Have an outline in place (and follow it) for each interview in order to put all candidates on an even playing field
Today we all have to worry about the legal ramifications of everything that we do. No longer is it just about recruiting staff. Now all managers and individuals need to understand the ramifications of what questions are asked and which one are not.
Anyone conducting an interview should be aware of questions that are illegal to ask prospective employees. Many illegal questions are easy for just about anyone with elementary social graces to avoid, but others might surprise you. In general, you should not ask interviewees about their age, race, national origin, marital or parental status, or disabilities. Some of the key questions to avoid asking are:
- Where were you born? Alternatively, are you a U.S. Citizen?
This question could be used to gather information illegally about the candidate's national origin. Although it may seem more relevant, you should also avoid asking,"Are you a U.S. citizen?" You can ask whether a candidate is authorized to work in the United States, but avoid asking about citizenship. You can inform the candidate that they will need to supply proof that they are authorized to work in the United States.
- What is your native language? Where were your parents born?
You cannot ask if English is their first language. You can ask whether the person knows a language if it is required for the job. For example, if job responsibilities include supporting Spanish-speaking customers, it is fair to ask whether the candidate speaks Spanish.
- Are you married? Gay?
You cannot discriminate based on marital status or sexual preference
- Do you have children?
There is a general prohibition about discrimination over parental status. Who will watch the children while you are at work?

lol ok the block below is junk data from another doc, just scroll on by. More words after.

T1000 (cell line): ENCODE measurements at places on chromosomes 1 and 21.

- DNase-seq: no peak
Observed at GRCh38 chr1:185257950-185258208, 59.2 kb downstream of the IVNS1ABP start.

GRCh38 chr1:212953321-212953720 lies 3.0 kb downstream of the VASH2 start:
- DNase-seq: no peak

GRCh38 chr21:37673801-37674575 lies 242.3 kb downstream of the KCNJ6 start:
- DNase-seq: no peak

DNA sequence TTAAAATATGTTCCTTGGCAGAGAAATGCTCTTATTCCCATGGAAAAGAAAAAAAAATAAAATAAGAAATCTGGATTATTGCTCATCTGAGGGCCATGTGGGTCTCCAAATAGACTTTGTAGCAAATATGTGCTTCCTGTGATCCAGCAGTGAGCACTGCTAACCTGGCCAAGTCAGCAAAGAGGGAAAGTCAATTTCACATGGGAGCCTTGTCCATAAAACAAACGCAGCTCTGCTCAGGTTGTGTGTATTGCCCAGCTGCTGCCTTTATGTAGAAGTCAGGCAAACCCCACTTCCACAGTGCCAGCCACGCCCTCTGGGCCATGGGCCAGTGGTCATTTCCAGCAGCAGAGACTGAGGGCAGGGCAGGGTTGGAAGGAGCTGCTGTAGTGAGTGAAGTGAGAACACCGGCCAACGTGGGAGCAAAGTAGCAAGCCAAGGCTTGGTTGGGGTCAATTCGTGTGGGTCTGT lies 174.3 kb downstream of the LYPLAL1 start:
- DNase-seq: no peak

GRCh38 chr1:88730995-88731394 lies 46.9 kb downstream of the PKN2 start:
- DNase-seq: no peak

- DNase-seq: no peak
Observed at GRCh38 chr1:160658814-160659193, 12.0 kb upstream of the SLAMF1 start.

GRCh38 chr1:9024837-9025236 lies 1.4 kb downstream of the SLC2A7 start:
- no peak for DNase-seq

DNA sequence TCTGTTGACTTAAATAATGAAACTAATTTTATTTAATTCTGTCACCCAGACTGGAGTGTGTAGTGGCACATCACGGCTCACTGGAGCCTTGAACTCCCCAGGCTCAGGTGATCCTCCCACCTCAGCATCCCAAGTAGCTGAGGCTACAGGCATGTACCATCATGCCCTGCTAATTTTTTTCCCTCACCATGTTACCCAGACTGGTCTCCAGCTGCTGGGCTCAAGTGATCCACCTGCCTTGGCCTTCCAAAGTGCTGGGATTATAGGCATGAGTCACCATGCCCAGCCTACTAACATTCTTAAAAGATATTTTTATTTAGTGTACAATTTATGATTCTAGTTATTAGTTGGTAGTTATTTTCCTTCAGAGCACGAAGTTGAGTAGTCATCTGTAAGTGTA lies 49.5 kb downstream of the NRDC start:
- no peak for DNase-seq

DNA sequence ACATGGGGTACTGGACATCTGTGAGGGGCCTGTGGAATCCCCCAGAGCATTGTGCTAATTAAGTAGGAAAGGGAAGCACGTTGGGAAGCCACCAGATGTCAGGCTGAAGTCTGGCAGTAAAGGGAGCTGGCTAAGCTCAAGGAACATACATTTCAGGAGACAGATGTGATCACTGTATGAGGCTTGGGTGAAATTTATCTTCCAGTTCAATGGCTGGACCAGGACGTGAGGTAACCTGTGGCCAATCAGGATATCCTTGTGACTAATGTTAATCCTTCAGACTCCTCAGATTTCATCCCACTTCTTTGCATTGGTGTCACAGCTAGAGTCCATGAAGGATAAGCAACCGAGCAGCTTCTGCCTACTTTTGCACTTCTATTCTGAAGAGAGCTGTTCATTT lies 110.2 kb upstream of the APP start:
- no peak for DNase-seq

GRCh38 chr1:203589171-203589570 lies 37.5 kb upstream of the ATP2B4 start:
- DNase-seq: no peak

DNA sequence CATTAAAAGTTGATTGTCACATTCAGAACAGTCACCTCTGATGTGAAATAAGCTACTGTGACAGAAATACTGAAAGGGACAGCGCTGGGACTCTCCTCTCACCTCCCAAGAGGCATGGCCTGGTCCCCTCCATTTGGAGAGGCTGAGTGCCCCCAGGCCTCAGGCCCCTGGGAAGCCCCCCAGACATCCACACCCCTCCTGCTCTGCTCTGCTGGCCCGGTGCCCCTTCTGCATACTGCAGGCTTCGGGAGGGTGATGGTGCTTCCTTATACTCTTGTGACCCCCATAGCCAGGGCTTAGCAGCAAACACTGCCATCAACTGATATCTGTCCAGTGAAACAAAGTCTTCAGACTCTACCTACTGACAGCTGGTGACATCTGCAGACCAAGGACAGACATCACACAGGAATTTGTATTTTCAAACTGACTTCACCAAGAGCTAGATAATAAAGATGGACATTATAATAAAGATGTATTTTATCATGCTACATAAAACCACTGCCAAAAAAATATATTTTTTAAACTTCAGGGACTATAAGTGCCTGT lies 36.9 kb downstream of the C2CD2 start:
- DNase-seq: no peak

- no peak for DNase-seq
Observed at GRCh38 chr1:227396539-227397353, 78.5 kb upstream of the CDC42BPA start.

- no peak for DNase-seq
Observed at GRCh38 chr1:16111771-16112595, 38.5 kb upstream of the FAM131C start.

- Do you plan to get pregnant?
This question to weed out women who might take a maternity leave. It is illegal.
- How old are you?
Age discrimination is clearly illegal, and you should avoid this question. Don't try to get the information by asking when the person graduated from college, either.
- What is your religion? Do you observe Christmas? Where do you go to church
You cannot discriminate based on religion, so this question is illegal, as would be asking about Yom Kippur, Ramadan, or the Solstice. If you are concerned about the candidate's availability, you could ask whether he or she can work on holidays and weekends, but not about the observance of particular religious holidays.
- Do you have a disability or chronic illness?
If the job will require some specific physical tasks, such as installing cables in walls and ceilings, you may ask whether the person could perform those tasks with reasonable accommodation.
- Are you in the National Guard?
It is illegal to discriminate against someone because he or she belongs to the National Guard or a reserve unit.
- Were you honorably discharged?
This is not an area that an employer can delve into unless there is a "security clearance" requirement. A better way to find out is ask if there are any issues that will need to be addressed in order to get a security clearance. But even that is risky.
- What clubs or social organizations do you belong to?
You cannot discriminate because of groups an individual belongs to.
- Do you smoke or use alcohol?
You cannot discriminate based on the use of a legal product when the employee is not on the premises and not on the job. You can tell the candidate that a drug test will be required as part of the hiring process.
- Have you ever been arrested?
Unless there is a consideration like "bonding" or a security clearance requirement this is out of bounds.